Thursday, December 20, 2007

Why I Like Santa Better Than Jesus

This is a repost from last Christmas and my "Jolly Santa" op-ed. But I thought new readers of Red State Impressions might enjoy it.

I like Santa Claus a whole lot better than Jesus. I know that the figure of Santa Claus is too commercialized in the United States, but I also believe that the deification of Santa is one of the really good things about American society. At a time when our workaholism gives us all a lean, hungry, and cynical look, it's a wonderful relief to contemplate Santa's boundless generosity, bottomless well of happiness, and most pleasing plumpness. Santa's become even better over the last few decades as naughty/nice lists and the specter of coal have faded into cultural memory.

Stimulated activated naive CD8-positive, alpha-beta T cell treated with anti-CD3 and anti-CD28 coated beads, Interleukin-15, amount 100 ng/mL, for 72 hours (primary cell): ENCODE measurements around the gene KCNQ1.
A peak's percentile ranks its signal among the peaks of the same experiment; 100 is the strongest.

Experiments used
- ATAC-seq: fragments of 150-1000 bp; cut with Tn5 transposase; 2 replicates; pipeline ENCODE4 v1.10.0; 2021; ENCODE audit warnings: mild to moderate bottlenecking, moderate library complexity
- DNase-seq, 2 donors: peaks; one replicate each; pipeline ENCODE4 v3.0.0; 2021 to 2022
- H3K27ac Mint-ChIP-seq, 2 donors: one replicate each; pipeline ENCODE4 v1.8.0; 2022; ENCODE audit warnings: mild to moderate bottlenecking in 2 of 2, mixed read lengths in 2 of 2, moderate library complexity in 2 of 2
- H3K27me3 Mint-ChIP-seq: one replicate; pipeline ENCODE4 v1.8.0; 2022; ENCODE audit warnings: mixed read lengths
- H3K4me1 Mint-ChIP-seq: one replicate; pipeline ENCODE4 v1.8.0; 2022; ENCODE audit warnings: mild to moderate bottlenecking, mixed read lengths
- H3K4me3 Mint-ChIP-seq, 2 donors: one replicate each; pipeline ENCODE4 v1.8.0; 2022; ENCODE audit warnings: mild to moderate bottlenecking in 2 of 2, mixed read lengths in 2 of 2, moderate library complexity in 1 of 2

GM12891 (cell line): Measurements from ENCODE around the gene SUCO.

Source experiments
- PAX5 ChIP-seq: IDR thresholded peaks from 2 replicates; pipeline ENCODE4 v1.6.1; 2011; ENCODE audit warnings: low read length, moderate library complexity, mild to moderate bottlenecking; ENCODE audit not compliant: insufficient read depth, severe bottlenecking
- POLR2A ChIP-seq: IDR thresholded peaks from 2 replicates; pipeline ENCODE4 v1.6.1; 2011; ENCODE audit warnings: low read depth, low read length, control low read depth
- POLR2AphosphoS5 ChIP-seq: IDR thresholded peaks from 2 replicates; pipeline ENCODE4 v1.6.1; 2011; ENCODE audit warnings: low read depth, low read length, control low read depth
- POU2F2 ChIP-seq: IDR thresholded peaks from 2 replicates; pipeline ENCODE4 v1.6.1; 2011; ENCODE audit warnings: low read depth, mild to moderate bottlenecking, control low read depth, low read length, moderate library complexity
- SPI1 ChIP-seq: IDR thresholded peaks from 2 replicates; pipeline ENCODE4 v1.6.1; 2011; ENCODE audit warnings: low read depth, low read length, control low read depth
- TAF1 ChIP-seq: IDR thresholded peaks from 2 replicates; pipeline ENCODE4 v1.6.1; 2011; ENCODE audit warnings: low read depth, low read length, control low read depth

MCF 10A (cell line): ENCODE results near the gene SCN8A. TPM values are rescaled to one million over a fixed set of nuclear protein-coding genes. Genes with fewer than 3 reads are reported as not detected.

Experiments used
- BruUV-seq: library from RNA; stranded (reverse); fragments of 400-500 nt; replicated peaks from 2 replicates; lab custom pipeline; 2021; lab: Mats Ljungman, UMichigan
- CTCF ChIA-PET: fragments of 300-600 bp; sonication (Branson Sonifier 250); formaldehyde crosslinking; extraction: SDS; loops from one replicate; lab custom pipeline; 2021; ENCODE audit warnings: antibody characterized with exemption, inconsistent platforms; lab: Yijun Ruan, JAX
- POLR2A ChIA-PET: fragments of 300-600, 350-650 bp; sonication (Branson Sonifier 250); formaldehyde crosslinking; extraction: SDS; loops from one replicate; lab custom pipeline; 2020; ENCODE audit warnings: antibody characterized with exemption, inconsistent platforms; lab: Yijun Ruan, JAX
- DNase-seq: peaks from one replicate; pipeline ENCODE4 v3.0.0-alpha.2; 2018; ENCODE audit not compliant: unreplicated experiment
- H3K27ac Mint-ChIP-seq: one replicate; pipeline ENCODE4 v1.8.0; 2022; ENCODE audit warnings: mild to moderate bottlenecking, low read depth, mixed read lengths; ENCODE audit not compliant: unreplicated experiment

Santa Claus is also one of the few white European figures who translates easily into other cultures. In our pale-faced household, we have a black "Rocking Santa" figure who sings “Rockin’ Around the Christmas Tree” in Peggy Lee's voice. Multi-racial, transgendered--Santa makes is an extremely flexible symbol of a giving spirit who demands nothing in return. We also have a "Saxophone Santa" and the Christmas season doesn't really get under way until he belts out a couple versions of "Jingle Bells."